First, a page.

We are glad to announce the Special Issue “Nanostructured Solar Cells”, published in Nanomaterials. This issue consists of eight articles, two communications, and one review paper, covering major important aspects of nanostructured solar cells of varying types. From fundamental physicochemical investigations to technological advances, and from single junction solar cells (silicon solar cell, dye sensitized solar cell, quantum dots sensitized solar cell, and small molecule organic solar cell) to tandem multi-junction solar cells, all aspects are included and discussed in this issue to advance the use of nanotechnology to improve the performance of solar cells with reduced fabrication costs.

  • 20.
    Cheng, Wing-Shing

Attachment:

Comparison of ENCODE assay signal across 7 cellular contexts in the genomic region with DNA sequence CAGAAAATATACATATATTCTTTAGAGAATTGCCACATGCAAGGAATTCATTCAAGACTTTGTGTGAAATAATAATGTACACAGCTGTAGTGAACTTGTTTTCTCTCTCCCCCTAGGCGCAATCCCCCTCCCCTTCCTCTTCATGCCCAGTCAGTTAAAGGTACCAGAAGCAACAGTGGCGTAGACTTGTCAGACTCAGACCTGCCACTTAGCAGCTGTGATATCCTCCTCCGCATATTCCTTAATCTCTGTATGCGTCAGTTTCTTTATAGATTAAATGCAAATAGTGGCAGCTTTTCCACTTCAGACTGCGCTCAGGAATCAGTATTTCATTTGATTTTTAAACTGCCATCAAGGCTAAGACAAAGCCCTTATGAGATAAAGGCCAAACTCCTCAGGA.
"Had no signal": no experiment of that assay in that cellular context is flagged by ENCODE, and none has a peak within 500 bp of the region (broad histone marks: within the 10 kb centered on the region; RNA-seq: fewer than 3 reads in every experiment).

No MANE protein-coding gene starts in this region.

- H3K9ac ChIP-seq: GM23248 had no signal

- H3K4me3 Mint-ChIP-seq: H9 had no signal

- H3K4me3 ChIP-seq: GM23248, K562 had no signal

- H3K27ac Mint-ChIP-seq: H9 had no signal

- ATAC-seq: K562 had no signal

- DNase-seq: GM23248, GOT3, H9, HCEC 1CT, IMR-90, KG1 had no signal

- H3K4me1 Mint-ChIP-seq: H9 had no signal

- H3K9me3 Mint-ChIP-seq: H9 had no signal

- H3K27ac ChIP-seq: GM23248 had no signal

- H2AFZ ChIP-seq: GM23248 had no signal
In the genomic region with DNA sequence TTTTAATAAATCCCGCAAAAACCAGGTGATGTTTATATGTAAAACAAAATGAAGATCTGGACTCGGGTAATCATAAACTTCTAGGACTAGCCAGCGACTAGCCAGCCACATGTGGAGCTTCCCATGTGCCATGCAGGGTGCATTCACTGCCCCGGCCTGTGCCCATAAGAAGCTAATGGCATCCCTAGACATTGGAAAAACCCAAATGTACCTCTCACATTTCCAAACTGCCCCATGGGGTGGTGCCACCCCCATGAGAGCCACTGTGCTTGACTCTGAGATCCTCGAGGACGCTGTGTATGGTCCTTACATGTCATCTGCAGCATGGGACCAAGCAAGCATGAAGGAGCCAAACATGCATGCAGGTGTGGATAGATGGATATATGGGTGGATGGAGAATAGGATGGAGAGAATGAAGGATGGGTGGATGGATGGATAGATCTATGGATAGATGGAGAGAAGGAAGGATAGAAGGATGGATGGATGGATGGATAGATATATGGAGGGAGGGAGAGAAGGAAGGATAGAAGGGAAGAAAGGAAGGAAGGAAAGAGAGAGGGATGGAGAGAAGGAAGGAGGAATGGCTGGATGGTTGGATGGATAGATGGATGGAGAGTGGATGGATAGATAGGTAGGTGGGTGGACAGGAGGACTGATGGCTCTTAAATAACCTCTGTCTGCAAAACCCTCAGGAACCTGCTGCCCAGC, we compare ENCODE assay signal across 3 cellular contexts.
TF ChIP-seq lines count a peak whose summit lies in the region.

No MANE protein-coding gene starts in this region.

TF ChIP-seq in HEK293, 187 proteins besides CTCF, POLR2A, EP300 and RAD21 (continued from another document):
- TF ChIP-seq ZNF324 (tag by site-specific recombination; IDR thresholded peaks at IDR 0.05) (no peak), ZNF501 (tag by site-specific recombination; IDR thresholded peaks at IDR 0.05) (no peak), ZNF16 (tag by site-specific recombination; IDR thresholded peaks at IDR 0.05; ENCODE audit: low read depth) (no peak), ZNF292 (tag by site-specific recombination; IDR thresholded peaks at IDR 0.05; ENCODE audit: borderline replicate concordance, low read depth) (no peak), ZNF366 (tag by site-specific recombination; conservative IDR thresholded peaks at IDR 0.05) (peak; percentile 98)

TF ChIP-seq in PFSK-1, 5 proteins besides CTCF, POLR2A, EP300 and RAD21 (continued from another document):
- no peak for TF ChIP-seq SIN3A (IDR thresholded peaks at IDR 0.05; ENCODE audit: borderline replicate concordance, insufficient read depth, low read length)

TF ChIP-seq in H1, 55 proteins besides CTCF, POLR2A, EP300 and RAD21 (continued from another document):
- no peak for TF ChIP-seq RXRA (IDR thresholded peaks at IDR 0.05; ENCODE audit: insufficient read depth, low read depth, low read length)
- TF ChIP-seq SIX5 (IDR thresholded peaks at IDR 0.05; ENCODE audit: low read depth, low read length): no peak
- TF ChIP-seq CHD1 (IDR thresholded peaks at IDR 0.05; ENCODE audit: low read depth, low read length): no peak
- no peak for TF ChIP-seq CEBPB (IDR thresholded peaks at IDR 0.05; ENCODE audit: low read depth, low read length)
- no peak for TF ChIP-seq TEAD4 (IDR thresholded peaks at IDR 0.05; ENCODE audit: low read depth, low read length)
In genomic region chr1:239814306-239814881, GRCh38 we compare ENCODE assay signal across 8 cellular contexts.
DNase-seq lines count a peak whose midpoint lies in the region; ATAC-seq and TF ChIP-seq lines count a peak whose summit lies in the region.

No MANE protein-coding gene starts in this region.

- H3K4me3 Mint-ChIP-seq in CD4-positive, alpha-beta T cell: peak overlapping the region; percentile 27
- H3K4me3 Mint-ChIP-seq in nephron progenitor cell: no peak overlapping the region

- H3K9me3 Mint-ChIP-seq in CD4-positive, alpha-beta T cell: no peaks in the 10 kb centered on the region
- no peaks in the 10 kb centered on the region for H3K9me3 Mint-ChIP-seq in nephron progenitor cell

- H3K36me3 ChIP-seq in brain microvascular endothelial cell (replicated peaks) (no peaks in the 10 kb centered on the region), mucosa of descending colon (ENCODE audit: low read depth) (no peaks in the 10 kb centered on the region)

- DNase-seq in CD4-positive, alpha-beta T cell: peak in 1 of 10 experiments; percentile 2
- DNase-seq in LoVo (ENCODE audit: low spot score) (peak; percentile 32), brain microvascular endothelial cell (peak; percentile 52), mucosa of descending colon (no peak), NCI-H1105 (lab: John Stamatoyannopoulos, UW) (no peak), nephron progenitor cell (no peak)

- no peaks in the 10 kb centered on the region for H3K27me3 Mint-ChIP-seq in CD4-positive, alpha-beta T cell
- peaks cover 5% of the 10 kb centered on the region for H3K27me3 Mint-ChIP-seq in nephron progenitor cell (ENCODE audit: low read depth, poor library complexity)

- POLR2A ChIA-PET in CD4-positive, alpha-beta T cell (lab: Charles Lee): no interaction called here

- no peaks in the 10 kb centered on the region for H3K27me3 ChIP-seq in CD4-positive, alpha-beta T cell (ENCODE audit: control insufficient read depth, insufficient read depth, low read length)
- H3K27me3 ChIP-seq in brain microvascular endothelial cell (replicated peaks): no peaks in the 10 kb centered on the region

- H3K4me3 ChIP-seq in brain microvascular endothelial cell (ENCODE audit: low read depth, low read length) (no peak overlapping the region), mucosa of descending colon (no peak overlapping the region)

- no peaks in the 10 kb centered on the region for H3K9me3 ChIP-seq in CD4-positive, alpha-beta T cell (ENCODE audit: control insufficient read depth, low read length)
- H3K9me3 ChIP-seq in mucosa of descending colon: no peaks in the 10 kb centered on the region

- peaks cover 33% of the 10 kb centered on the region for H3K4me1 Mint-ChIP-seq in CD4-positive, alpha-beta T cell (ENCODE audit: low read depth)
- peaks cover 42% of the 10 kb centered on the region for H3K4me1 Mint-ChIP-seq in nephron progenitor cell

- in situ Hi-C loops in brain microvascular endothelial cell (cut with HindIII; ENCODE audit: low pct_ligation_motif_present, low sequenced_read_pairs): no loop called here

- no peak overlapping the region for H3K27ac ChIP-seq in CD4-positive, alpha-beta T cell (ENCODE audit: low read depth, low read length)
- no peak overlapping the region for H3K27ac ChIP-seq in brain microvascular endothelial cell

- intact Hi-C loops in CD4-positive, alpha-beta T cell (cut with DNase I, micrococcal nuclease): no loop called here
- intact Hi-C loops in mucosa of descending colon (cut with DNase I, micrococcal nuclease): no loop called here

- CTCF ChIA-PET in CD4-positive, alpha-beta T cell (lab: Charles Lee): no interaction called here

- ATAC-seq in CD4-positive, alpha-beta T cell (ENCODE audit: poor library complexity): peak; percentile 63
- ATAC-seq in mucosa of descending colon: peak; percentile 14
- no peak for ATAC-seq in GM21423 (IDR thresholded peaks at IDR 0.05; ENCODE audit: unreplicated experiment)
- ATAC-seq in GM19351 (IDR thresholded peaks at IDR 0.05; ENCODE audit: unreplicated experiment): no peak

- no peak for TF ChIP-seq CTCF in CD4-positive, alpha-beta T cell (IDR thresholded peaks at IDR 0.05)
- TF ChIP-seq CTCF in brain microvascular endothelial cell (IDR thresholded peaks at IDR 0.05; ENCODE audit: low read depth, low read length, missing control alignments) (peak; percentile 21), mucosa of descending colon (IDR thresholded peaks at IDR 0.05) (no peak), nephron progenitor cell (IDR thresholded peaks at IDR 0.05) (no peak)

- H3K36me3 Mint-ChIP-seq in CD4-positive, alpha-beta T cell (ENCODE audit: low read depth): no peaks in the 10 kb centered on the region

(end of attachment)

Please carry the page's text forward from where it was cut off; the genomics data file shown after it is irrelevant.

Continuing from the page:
Uppsala University, Medicinska vetenskapsområdet, Faculty of Medicine, Department of Oncology, Radiology and Clinical Immunology, Clinical Immunology.
    TARP Promoter-Based Prostate Cancer Gene Therapy: From Development to Application2005Doctoral thesis, comprehensive summary (Other academic)
    Abstract [en]

    Prostate cancer is one leading cause of cancer-related death among men in Western countries. The standard therapies for localized prostate cancer include radical prostatectomy and radiation therapy. Such measures are relatively effective in the short term, but many patients ultimately relapse. These patients may benefit from a combination of standard therapy and oncolytic virus therapy. My work aimed to develop viruses for this purpose.